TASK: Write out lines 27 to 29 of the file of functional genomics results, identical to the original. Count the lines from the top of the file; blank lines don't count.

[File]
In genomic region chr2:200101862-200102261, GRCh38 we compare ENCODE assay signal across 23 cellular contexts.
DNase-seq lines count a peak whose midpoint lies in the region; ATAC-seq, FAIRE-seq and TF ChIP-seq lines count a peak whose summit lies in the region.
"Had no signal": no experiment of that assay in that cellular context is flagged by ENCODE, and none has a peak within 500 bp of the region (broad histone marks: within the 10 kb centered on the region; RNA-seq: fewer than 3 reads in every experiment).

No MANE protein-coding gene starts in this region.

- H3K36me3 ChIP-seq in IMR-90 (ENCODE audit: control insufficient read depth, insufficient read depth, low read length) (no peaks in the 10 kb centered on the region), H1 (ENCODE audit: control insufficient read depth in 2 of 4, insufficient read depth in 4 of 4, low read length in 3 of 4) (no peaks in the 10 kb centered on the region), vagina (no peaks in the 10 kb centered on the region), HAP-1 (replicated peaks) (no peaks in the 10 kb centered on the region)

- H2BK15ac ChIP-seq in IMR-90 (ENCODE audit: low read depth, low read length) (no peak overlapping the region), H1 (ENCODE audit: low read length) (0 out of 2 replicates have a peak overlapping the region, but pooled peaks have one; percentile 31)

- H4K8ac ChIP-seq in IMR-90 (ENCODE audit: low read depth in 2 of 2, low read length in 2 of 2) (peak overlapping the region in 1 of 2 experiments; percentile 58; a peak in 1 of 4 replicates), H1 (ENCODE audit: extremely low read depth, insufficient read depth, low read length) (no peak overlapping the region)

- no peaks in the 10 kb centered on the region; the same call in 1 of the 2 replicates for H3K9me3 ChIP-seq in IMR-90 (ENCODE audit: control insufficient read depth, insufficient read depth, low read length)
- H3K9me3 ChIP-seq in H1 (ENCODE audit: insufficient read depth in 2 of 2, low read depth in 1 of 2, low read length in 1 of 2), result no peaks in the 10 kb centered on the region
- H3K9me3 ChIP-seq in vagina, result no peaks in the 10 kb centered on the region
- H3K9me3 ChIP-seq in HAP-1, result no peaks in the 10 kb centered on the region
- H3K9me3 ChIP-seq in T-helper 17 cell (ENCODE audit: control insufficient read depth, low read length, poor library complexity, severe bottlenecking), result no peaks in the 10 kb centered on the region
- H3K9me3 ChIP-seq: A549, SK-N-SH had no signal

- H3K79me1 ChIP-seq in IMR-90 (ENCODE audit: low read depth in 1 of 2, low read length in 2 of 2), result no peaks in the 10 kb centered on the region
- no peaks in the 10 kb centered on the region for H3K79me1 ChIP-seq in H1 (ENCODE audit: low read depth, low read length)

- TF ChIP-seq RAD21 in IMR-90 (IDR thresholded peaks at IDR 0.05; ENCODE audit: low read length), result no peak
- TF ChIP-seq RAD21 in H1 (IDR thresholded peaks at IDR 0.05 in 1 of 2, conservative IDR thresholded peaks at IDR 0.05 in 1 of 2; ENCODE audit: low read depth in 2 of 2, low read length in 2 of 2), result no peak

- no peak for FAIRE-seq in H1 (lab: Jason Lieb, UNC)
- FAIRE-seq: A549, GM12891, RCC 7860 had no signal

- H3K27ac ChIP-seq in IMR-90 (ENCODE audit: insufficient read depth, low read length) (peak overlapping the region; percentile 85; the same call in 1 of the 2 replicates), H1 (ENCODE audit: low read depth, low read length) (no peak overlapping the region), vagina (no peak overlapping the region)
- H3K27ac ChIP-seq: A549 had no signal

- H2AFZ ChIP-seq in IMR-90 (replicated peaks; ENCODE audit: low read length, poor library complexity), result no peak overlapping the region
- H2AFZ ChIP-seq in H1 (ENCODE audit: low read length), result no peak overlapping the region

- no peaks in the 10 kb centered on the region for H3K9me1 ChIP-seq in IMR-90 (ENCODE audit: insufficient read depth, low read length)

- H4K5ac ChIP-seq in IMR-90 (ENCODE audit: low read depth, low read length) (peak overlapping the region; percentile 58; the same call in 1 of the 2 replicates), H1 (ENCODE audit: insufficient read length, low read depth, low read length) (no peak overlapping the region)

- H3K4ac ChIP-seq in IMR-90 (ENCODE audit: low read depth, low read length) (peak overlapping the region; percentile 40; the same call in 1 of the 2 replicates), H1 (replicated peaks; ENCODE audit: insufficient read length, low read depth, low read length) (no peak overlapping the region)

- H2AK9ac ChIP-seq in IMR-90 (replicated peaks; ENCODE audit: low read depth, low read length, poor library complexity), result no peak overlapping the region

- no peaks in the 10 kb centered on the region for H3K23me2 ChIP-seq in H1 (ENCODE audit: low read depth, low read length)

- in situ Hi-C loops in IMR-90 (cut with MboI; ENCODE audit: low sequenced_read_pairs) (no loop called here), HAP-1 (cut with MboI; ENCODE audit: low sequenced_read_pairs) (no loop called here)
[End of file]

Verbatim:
- H2AK9ac ChIP-seq in IMR-90 (replicated peaks; ENCODE audit: low read depth, low read length, poor library complexity), result no peak overlapping the region

- no peaks in the 10 kb centered on the region for H3K23me2 ChIP-seq in H1 (ENCODE audit: low read depth, low read length)

- in situ Hi-C loops in IMR-90 (cut with MboI; ENCODE audit: low sequenced_read_pairs) (no loop called here), HAP-1 (cut with MboI; ENCODE audit: low sequenced_read_pairs) (no loop called here)